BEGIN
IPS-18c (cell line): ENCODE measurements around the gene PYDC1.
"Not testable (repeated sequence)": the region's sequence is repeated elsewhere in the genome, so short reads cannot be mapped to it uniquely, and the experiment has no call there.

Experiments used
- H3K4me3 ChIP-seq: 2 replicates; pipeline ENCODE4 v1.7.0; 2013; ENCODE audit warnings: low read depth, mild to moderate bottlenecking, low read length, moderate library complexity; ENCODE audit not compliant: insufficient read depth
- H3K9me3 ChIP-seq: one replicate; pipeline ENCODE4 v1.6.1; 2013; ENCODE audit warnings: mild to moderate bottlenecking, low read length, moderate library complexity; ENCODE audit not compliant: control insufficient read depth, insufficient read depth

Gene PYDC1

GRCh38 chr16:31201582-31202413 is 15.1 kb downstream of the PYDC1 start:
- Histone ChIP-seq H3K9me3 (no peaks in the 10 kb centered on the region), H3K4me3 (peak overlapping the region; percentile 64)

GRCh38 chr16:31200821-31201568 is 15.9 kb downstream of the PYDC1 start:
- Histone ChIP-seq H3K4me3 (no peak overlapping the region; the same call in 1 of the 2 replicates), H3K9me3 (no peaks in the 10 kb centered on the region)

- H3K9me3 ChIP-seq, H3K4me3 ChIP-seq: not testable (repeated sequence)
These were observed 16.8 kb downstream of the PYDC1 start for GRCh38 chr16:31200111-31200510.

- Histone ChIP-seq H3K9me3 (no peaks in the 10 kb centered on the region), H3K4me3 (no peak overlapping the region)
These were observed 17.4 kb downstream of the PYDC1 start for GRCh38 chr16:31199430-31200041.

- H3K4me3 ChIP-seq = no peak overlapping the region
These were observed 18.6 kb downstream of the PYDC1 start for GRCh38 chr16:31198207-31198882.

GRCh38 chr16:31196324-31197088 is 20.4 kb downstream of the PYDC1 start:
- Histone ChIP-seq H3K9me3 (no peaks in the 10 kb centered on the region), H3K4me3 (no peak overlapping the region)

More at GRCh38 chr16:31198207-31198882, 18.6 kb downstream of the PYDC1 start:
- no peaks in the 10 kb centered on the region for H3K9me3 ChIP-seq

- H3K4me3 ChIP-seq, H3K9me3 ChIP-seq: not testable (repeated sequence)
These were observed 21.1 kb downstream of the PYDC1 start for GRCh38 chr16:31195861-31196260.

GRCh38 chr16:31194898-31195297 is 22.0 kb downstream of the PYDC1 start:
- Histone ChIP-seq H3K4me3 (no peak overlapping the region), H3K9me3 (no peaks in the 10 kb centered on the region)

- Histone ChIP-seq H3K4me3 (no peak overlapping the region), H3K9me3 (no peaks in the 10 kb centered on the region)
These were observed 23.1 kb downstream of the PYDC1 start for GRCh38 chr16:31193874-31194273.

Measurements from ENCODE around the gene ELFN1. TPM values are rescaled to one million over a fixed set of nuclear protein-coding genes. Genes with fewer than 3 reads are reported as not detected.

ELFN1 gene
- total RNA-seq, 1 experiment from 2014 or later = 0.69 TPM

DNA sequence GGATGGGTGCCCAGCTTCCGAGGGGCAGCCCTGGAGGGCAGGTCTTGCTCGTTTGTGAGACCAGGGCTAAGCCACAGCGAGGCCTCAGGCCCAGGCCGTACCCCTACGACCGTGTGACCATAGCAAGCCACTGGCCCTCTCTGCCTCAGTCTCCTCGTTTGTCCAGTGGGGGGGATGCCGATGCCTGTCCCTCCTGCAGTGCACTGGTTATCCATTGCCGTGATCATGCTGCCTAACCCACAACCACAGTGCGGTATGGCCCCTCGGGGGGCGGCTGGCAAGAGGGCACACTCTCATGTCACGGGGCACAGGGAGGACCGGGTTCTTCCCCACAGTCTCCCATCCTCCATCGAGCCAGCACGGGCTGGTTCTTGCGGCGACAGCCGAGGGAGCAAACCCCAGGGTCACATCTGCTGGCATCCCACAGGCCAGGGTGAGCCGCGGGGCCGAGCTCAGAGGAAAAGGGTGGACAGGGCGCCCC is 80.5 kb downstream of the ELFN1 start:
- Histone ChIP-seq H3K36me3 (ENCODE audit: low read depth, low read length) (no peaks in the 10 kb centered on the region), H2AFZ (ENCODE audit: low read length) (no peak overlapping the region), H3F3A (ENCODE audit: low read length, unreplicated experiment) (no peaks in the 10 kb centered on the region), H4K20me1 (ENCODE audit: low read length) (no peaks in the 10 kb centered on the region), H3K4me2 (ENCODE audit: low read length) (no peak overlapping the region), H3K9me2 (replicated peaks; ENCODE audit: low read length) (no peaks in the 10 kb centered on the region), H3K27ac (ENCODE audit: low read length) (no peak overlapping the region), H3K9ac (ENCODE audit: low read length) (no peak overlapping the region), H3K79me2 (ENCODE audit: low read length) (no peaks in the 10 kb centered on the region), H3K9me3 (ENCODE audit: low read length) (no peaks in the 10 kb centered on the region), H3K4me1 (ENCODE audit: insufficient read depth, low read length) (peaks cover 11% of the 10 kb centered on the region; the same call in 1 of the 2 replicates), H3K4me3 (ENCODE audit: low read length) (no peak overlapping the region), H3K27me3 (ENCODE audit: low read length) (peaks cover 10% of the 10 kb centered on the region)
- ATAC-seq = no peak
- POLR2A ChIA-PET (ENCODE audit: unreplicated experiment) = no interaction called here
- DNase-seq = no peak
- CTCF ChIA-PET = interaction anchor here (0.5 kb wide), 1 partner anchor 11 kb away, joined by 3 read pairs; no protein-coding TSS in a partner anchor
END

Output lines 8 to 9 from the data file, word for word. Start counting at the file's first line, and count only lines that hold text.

- Histone ChIP-seq H3K9me3 (no peaks in the 10 kb centered on the region), H3K4me3 (peak overlapping the region; percentile 64)

GRCh38 chr16:31200821-31201568 is 15.9 kb downstream of the PYDC1 start: